An Email and Popcorn and Tsunami Analogy

What do emails, popcorn and tsunamis have in common?

As heat increases, corn kernel popping peaks and the scrambling activity accelerates like a tsunami. If not carefully watched, the popcorn kernels may burn, create that awful smell, and start smoking and trigger a fire alarm (waste).

This popcorn-tsunami analogy is similar to email strings. The seemingly calm flow of a typical day’s email flow may escalate to a tsunami level in a matter of minutes. For example, there might be a complaint email from a top customer who copied the CEO to elevate the heat factor. What happens next may lead to an email-popcorn-tsunami if no escalation path has been defined. Sound familiar?

At first glance, email communication may seem more efficient and faster than the old fashioned in-person discussion or telephone calls. This is probably true until the email distribution goes out of control and becomes an email-popcorn-tsunami!

How can an organization prevent this waste?

  • Recognition of the waste. The first step is to identify and recognize this as a form of waste by pinpointing the source and quantifying the impact.
  • Quantify the waste. This inefficiency is commonly encountered in businesses but often ignored since the gravity of waste is not readily quantifiable. There is a saying “if you cannot quantify the waste, it may not be significant to worry about.” Quantifying the waste increases its visibility and solidifies the benchmark value.
  • Do something to minimize or eliminate the waste. Once measured, waste will not necessarily dissipate on its own – do something to reduce the waste! In the case of the email-popcorn-tsunami, create and implement email rules. For example, address the email to the target audience instead of sending the email to the entire plant.
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Company ABC practice of forwarding a complaint to all process owners was analyzed as part of a streamlining initiative.


It was determined that the average number of workers in this email distribution list was 50 but only 5 employees had the ability to investigate a complaint.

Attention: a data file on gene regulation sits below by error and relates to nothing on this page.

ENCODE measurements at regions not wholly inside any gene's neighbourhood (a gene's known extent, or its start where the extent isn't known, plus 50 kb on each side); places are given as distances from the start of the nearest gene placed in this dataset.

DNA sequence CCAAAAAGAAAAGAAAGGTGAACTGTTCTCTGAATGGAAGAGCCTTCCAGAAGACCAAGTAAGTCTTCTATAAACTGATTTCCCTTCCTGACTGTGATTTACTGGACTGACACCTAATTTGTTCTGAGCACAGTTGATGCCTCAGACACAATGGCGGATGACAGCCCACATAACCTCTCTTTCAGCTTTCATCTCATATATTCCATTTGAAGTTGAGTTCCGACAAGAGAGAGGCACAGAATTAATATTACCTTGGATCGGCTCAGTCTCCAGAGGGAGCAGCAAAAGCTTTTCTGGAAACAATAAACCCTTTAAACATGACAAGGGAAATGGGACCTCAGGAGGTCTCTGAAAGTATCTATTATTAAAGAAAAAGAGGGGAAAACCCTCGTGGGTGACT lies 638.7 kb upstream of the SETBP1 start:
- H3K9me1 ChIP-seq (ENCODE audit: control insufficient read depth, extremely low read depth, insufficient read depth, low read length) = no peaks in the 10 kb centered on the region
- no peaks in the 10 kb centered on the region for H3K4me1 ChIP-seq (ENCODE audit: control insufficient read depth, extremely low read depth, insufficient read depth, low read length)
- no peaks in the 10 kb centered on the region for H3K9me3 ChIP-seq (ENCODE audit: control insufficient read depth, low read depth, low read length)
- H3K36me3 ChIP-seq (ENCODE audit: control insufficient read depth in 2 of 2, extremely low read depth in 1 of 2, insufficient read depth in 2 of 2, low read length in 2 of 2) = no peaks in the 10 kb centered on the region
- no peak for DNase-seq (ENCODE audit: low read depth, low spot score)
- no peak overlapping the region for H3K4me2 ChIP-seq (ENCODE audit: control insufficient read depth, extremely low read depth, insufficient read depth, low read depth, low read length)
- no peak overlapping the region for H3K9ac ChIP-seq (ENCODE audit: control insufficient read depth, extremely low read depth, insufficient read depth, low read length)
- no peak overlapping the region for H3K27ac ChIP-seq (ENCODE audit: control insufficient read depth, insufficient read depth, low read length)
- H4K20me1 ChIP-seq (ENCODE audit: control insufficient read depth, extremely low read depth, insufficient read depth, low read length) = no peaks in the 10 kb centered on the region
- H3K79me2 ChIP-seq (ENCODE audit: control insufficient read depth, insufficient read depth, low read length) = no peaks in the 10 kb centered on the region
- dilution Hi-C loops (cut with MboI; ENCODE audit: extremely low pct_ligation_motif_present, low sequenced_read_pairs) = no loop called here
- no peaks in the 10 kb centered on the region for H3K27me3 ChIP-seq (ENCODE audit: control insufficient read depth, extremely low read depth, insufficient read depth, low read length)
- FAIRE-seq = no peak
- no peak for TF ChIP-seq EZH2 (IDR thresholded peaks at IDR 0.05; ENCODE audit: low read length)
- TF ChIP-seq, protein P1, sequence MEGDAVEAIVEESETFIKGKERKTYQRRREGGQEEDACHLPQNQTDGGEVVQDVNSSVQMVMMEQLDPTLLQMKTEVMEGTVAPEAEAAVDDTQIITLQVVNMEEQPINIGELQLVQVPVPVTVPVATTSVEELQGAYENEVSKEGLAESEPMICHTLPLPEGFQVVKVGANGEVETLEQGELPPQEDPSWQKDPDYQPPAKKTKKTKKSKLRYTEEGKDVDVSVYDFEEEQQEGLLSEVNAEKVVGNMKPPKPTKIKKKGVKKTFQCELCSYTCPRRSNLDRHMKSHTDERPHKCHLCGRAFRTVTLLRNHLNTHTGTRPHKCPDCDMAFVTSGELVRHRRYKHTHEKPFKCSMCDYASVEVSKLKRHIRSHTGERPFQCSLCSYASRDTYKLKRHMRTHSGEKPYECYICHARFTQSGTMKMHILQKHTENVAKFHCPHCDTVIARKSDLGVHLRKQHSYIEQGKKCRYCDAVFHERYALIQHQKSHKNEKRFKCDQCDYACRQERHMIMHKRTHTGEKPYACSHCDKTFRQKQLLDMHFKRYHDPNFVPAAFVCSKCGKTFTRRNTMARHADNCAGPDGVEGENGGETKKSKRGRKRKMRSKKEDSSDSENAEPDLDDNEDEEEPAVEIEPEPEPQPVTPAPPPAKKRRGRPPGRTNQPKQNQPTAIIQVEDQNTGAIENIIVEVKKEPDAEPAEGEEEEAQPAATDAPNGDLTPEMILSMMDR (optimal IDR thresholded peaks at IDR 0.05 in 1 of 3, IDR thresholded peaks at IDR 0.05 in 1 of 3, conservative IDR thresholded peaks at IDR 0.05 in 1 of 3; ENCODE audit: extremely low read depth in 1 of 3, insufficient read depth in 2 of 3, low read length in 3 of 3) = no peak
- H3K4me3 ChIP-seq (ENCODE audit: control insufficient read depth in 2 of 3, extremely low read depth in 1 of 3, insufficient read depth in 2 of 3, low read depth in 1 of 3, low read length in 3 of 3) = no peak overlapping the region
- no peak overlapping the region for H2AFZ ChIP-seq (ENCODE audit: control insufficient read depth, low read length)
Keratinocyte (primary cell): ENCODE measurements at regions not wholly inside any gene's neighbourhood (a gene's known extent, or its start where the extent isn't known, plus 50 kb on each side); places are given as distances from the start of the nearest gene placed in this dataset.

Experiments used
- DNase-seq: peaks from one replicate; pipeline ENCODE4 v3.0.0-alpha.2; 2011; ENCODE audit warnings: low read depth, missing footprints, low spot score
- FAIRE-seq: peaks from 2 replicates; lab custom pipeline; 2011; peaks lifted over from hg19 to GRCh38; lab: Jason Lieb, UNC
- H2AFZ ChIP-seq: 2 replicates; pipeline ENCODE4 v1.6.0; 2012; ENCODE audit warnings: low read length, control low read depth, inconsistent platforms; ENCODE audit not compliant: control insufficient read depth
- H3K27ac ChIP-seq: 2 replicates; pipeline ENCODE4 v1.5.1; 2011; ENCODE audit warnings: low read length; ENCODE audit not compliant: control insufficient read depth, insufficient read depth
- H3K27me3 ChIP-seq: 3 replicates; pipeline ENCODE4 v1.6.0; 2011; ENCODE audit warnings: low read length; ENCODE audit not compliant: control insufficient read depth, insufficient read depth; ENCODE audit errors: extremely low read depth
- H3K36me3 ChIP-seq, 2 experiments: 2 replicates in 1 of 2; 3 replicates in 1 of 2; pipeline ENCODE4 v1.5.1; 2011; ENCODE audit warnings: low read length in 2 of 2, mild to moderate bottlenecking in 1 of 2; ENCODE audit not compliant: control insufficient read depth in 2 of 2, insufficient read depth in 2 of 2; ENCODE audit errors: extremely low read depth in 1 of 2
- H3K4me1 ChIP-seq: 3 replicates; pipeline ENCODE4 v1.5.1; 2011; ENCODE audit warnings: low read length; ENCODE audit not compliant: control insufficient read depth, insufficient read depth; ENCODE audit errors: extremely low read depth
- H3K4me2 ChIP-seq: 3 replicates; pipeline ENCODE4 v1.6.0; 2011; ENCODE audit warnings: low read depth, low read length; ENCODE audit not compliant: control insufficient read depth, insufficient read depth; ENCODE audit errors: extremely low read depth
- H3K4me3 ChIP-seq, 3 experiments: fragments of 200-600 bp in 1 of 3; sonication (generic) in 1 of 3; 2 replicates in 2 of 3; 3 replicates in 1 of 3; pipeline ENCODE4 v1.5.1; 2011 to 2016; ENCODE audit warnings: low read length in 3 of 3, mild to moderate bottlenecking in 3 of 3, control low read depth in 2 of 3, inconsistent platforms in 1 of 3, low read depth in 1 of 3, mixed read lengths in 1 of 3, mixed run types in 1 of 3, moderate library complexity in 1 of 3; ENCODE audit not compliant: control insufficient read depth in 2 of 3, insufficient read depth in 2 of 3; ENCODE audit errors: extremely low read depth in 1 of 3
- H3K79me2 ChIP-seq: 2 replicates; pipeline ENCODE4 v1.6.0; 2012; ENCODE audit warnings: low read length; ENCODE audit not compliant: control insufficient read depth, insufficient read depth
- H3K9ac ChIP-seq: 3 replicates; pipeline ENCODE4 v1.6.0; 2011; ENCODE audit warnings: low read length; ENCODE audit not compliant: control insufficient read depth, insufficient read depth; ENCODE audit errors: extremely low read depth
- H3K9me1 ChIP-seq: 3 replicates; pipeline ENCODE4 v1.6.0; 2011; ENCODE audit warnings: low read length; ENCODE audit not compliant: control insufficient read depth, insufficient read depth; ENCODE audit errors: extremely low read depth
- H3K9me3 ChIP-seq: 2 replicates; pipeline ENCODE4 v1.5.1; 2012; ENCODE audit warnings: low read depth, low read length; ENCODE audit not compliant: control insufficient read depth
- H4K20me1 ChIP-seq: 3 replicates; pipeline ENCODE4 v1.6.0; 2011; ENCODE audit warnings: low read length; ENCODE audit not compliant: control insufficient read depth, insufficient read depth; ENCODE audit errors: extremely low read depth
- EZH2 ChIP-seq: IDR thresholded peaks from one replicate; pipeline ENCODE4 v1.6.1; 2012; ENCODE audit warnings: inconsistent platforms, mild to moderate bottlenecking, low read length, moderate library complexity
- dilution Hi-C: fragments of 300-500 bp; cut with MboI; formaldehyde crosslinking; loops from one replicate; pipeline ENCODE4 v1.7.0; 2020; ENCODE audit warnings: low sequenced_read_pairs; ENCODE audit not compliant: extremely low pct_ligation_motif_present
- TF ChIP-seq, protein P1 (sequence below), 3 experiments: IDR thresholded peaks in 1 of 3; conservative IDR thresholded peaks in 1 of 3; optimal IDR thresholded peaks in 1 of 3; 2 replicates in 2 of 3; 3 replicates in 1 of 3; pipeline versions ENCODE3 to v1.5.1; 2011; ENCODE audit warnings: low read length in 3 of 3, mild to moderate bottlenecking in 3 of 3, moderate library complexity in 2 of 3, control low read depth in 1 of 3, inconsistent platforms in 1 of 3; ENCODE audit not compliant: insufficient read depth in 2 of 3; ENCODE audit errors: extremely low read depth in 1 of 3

Quantify waste and recommend actions to reduce waste by at least 50 percent.


  1. Limit the email distribution to personnel directly responsible for processing the complaint.
  2. Create a central archive repository of all complaints to provide information access and minimize email distribution.

Measures of Success

Measure of email waste and savings after implementation of  initiative are shown in the table below.

Number of People Receiving An Email Before the Streamlining Initiative Number of People Receiving An Email After the Streamlining Initiative Savings*
100 5
Average time to read each email = 0.5 minutes Total time for 100 people read one email = 50 minutes Total time for 5 people to read one email:

2.5 minutes


237 minutes per week or 205 hours per year


* Frequency of five emails per week.

Comments 6

  1. Mustafa Ghulam

    I do like your mention of email rules. Reality is that most organisations are using email programmes such as MS Outlook for more purposes than it was intended for. Furthermore, there appears to be very training emphasis placed on training people about email management and using smart functions part of Outlook. This results in a cycle of inefficiency as you have correctly noted.

  2. Paul

    Thanks for the post. Really useful stuff. I think a lot of people suffer with this.

  3. Fischer

    Wow, it’s crazy to see that nearly 4 hours per week at the end! I know this is an extreme scenario and that my business has much fewer people, but it still makes me think of all the time that gets wasted…

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